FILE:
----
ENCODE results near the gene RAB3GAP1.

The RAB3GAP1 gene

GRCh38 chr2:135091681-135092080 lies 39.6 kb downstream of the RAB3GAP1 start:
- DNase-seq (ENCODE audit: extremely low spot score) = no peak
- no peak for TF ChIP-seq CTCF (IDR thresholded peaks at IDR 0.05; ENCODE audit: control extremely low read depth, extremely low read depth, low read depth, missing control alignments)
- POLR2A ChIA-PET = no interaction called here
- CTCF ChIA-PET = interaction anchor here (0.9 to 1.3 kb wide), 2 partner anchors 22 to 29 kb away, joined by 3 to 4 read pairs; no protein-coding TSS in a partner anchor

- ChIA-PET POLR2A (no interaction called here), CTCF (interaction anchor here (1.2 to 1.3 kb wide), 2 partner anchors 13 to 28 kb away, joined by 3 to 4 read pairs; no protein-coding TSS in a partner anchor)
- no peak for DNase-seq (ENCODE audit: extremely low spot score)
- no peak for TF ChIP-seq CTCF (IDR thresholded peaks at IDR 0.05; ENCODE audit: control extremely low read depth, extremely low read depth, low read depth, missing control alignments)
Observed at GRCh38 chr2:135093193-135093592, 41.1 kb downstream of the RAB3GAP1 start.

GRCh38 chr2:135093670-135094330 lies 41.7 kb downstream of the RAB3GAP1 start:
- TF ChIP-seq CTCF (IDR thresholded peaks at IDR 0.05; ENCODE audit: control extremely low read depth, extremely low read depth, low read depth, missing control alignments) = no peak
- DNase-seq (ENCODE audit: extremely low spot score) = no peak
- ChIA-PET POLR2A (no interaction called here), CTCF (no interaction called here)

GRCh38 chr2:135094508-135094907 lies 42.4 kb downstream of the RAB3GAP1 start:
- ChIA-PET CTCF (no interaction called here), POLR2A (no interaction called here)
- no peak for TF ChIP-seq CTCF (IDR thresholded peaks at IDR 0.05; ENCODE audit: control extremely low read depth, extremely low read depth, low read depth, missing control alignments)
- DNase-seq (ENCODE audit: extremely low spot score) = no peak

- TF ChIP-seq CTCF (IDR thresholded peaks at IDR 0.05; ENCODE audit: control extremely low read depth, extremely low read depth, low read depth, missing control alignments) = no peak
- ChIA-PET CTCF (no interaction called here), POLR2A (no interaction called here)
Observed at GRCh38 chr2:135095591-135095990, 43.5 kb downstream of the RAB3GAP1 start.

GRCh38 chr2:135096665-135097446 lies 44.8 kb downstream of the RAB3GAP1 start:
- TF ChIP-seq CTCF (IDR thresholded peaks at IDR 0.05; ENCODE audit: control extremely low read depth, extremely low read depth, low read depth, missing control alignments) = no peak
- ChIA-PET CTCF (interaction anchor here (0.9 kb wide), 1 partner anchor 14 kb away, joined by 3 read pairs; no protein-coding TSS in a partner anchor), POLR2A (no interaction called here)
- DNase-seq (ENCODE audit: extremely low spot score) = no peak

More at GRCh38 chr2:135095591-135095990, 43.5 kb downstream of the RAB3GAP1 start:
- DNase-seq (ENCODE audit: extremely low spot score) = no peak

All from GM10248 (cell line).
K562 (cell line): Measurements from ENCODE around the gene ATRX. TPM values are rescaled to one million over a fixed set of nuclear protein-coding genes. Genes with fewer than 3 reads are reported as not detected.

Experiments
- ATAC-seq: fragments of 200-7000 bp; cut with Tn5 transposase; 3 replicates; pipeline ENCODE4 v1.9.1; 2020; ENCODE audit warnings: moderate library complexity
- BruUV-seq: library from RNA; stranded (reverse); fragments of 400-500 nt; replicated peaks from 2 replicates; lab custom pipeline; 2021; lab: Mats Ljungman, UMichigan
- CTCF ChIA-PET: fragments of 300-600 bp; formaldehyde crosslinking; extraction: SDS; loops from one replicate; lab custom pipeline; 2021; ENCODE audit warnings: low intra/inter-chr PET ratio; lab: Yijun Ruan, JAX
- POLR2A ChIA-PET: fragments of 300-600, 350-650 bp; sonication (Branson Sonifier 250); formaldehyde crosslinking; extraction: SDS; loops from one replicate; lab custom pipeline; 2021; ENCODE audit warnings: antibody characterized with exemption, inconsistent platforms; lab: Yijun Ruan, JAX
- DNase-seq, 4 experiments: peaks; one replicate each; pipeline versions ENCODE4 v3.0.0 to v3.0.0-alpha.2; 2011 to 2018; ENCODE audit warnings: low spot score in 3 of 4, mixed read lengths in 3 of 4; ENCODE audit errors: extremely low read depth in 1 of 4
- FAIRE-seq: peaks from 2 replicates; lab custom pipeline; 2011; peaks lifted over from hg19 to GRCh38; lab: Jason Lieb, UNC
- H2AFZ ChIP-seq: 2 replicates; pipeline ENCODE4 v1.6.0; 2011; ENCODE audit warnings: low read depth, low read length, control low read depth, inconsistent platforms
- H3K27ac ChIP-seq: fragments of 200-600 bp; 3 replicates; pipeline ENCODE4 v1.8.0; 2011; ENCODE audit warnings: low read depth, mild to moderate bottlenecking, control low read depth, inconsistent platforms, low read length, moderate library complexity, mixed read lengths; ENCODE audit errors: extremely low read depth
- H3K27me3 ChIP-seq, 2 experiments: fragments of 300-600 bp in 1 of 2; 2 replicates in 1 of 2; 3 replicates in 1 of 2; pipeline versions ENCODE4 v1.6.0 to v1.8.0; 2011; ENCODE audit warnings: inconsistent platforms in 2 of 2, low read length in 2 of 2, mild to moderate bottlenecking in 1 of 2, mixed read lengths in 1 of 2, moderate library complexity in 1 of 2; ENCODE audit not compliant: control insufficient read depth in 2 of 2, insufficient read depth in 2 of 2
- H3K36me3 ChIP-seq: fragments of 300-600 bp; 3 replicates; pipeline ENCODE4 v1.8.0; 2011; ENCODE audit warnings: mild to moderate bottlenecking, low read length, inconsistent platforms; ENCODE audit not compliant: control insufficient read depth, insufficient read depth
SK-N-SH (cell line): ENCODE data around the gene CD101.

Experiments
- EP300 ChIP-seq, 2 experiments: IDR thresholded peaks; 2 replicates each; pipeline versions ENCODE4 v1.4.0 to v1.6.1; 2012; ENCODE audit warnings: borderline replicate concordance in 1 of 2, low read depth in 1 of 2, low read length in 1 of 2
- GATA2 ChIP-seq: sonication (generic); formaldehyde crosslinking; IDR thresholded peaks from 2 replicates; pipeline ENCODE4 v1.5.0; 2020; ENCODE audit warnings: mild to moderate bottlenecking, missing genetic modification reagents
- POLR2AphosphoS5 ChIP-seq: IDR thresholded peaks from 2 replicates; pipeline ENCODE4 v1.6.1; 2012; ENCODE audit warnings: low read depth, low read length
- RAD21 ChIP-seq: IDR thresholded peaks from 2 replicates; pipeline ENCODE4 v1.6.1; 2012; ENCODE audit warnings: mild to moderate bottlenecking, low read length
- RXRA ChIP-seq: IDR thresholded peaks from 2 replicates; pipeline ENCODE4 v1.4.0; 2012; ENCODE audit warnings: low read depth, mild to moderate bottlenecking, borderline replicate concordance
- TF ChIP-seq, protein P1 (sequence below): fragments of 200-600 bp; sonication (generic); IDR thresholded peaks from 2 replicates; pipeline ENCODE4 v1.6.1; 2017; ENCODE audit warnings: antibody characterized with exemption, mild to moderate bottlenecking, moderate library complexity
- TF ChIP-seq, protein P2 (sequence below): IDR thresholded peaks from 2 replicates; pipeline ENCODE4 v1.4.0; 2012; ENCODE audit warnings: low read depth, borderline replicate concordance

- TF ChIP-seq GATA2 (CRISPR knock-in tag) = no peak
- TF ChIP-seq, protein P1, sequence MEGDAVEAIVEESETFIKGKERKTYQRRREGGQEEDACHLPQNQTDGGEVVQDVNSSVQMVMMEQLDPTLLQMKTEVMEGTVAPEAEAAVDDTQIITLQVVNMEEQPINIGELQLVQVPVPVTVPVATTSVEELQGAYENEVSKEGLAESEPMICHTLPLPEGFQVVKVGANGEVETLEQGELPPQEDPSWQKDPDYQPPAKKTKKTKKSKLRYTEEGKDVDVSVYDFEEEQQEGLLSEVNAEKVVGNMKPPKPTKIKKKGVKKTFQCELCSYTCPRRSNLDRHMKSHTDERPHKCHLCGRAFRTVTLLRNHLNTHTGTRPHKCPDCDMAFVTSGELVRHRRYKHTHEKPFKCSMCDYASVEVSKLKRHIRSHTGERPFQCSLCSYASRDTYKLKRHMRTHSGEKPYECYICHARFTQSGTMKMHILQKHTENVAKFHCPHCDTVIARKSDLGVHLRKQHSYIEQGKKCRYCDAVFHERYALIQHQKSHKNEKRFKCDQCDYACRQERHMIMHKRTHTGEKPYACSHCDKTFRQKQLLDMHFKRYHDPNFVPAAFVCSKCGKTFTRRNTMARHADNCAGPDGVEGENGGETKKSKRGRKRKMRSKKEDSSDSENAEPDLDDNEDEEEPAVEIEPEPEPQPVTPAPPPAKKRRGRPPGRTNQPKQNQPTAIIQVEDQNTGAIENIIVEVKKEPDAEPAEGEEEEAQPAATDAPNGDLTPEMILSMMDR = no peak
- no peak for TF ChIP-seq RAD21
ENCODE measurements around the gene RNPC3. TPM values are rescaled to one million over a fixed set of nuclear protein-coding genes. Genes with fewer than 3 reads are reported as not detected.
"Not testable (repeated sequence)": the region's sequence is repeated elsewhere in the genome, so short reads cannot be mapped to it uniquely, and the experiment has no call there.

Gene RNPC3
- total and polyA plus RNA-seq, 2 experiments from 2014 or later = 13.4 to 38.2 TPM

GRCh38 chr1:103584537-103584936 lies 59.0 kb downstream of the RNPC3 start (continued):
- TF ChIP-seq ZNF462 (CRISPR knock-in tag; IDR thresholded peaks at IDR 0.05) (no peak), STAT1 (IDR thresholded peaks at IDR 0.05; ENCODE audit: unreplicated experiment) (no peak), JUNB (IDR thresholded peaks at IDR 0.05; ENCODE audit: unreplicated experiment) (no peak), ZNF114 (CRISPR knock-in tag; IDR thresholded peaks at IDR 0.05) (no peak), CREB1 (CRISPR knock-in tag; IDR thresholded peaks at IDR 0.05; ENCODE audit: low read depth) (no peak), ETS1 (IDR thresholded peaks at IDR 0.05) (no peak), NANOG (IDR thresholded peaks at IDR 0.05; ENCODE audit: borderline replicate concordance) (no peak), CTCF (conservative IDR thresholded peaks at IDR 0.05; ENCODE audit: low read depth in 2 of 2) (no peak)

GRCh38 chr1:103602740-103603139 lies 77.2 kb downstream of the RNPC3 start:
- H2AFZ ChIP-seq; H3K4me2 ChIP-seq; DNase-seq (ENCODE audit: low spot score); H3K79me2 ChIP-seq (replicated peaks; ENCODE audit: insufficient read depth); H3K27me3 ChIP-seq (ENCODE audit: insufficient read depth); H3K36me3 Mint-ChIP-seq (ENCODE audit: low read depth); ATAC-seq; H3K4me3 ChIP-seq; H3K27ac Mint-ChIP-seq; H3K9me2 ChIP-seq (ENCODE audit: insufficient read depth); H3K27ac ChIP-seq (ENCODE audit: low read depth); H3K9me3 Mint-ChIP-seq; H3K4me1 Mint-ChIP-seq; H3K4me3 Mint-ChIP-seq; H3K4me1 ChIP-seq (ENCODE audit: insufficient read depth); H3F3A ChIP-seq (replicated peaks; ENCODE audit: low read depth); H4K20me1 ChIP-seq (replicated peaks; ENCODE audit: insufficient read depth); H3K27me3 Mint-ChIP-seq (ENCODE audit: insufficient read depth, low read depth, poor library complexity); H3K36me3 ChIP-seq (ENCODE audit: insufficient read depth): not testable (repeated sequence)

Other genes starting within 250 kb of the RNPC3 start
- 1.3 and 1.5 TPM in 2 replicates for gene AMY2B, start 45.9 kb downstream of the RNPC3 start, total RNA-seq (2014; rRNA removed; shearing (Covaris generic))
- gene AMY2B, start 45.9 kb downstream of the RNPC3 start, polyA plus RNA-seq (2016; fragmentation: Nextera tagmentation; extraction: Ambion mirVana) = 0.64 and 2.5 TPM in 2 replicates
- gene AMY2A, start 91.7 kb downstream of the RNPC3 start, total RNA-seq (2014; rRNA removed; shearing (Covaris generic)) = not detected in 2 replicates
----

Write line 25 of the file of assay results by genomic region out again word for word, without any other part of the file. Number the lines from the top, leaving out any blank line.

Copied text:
- ChIA-PET CTCF (interaction anchor here (0.9 kb wide), 1 partner anchor 14 kb away, joined by 3 read pairs; no protein-coding TSS in a partner anchor), POLR2A (no interaction called here)